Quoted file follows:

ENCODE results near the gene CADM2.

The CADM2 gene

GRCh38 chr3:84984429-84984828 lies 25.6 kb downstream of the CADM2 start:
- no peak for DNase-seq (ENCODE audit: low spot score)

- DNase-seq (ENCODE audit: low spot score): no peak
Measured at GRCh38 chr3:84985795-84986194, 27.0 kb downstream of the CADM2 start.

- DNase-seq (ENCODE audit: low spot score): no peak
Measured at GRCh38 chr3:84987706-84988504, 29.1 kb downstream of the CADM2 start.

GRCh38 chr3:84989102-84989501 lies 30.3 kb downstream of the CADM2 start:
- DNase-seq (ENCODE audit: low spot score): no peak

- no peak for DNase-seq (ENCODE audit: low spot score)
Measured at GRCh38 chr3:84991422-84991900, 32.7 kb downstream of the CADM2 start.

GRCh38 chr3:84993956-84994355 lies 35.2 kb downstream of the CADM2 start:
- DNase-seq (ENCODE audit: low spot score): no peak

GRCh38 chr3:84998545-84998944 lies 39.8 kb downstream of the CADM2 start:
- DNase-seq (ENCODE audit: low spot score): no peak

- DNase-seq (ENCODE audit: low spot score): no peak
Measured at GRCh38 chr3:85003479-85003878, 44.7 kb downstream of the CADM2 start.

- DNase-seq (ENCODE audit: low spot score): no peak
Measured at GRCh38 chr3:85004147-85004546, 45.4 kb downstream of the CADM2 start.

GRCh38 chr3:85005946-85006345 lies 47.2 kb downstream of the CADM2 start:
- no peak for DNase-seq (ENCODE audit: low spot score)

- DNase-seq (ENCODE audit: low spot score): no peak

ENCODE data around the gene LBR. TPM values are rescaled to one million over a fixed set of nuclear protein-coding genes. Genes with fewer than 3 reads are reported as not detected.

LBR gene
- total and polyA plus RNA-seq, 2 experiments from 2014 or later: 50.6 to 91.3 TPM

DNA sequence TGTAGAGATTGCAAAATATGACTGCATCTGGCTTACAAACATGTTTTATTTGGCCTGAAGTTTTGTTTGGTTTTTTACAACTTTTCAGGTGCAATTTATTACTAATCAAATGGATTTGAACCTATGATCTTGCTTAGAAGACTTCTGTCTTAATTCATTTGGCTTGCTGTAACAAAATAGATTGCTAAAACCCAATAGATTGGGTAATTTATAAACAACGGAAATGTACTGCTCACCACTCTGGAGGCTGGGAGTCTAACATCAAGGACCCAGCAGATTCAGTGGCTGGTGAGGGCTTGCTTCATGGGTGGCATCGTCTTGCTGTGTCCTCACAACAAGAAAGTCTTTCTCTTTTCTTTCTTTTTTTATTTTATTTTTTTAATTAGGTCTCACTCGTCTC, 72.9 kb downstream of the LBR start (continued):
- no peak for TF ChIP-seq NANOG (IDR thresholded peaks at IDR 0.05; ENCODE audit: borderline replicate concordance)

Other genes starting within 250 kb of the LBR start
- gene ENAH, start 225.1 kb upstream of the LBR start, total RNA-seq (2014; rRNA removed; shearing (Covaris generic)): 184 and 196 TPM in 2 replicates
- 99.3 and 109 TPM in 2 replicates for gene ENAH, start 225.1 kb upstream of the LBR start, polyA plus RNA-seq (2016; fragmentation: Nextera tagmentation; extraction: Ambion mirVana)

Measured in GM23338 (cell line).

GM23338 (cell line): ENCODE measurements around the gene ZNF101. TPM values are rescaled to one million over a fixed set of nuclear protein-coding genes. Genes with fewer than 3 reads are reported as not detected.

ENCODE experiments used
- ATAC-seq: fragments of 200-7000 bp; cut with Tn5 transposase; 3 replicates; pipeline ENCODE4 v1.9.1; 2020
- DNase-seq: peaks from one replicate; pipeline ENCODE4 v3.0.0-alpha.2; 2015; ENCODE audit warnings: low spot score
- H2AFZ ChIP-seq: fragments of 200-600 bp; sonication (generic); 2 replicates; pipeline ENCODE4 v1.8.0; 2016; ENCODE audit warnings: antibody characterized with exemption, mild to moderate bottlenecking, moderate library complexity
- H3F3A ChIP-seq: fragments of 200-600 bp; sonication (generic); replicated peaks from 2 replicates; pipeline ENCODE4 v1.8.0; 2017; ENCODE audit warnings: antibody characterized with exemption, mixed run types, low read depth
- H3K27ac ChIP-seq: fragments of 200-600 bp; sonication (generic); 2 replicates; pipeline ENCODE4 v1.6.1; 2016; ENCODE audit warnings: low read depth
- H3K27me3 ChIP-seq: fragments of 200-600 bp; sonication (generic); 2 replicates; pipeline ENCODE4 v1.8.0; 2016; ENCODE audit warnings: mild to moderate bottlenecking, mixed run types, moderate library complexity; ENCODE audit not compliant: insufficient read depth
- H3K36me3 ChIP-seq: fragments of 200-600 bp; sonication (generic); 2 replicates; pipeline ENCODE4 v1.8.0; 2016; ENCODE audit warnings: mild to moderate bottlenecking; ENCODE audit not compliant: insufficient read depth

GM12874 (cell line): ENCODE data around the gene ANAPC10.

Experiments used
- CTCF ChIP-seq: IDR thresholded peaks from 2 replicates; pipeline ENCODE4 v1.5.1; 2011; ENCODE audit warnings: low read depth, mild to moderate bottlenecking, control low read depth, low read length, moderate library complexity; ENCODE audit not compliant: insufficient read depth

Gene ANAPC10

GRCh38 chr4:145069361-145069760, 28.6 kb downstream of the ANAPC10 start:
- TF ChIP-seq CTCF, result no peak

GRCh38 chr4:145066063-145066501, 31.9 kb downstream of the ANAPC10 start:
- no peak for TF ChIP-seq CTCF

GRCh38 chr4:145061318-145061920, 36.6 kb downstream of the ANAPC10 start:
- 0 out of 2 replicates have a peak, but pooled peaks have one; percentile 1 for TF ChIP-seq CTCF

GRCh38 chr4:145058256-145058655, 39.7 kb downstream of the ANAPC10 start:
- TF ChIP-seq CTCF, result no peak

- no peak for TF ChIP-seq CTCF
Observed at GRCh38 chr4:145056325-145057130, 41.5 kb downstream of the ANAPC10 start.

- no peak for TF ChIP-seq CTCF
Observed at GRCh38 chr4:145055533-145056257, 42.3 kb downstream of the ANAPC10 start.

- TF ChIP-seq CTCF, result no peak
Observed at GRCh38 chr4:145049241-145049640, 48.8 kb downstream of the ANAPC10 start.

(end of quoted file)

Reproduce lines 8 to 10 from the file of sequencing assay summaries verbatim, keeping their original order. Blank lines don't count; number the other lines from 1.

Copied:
Measured at GRCh38 chr3:84987706-84988504, 29.1 kb downstream of the CADM2 start.

GRCh38 chr3:84989102-84989501 lies 30.3 kb downstream of the CADM2 start:
- DNase-seq (ENCODE audit: low spot score): no peak